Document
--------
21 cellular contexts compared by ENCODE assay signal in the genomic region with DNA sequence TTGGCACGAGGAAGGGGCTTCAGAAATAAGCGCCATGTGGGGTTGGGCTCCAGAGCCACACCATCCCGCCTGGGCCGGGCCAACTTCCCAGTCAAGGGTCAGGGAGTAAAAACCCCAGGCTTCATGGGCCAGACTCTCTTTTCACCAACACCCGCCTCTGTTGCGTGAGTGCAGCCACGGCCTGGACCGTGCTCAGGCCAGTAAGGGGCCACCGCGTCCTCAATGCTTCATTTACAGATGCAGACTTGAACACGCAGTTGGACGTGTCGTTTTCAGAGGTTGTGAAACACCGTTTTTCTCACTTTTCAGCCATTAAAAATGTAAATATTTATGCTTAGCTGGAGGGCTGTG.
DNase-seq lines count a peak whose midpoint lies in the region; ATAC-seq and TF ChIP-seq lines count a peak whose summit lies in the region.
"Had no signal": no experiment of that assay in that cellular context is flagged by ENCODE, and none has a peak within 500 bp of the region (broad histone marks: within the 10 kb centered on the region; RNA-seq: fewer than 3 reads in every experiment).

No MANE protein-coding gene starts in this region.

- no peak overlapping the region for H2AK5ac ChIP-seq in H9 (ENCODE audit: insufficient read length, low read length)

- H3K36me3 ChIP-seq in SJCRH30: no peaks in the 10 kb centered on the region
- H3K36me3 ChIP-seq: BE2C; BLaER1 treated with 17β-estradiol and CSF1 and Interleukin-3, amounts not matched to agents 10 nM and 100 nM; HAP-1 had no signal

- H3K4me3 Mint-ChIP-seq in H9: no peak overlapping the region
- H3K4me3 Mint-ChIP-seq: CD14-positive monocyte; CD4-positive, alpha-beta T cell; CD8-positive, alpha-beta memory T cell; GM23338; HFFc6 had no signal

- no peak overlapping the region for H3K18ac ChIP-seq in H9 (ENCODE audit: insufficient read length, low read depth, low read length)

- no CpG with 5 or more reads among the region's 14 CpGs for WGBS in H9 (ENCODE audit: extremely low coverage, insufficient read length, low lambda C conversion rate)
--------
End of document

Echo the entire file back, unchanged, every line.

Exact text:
21 cellular contexts compared by ENCODE assay signal in the genomic region with DNA sequence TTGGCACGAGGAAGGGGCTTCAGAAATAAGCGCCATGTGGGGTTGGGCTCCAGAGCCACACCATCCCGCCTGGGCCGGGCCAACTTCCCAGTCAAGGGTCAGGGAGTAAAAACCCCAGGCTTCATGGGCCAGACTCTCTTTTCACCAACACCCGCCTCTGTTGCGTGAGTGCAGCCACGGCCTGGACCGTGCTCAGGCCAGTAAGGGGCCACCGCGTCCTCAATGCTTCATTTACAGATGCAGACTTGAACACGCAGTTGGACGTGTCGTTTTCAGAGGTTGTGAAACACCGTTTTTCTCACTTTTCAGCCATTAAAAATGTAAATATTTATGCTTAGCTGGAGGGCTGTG.
DNase-seq lines count a peak whose midpoint lies in the region; ATAC-seq and TF ChIP-seq lines count a peak whose summit lies in the region.
"Had no signal": no experiment of that assay in that cellular context is flagged by ENCODE, and none has a peak within 500 bp of the region (broad histone marks: within the 10 kb centered on the region; RNA-seq: fewer than 3 reads in every experiment).

No MANE protein-coding gene starts in this region.

- no peak overlapping the region for H2AK5ac ChIP-seq in H9 (ENCODE audit: insufficient read length, low read length)

- H3K36me3 ChIP-seq in SJCRH30: no peaks in the 10 kb centered on the region
- H3K36me3 ChIP-seq: BE2C; BLaER1 treated with 17β-estradiol and CSF1 and Interleukin-3, amounts not matched to agents 10 nM and 100 nM; HAP-1 had no signal

- H3K4me3 Mint-ChIP-seq in H9: no peak overlapping the region
- H3K4me3 Mint-ChIP-seq: CD14-positive monocyte; CD4-positive, alpha-beta T cell; CD8-positive, alpha-beta memory T cell; GM23338; HFFc6 had no signal

- no peak overlapping the region for H3K18ac ChIP-seq in H9 (ENCODE audit: insufficient read length, low read depth, low read length)

- no CpG with 5 or more reads among the region's 14 CpGs for WGBS in H9 (ENCODE audit: extremely low coverage, insufficient read length, low lambda C conversion rate)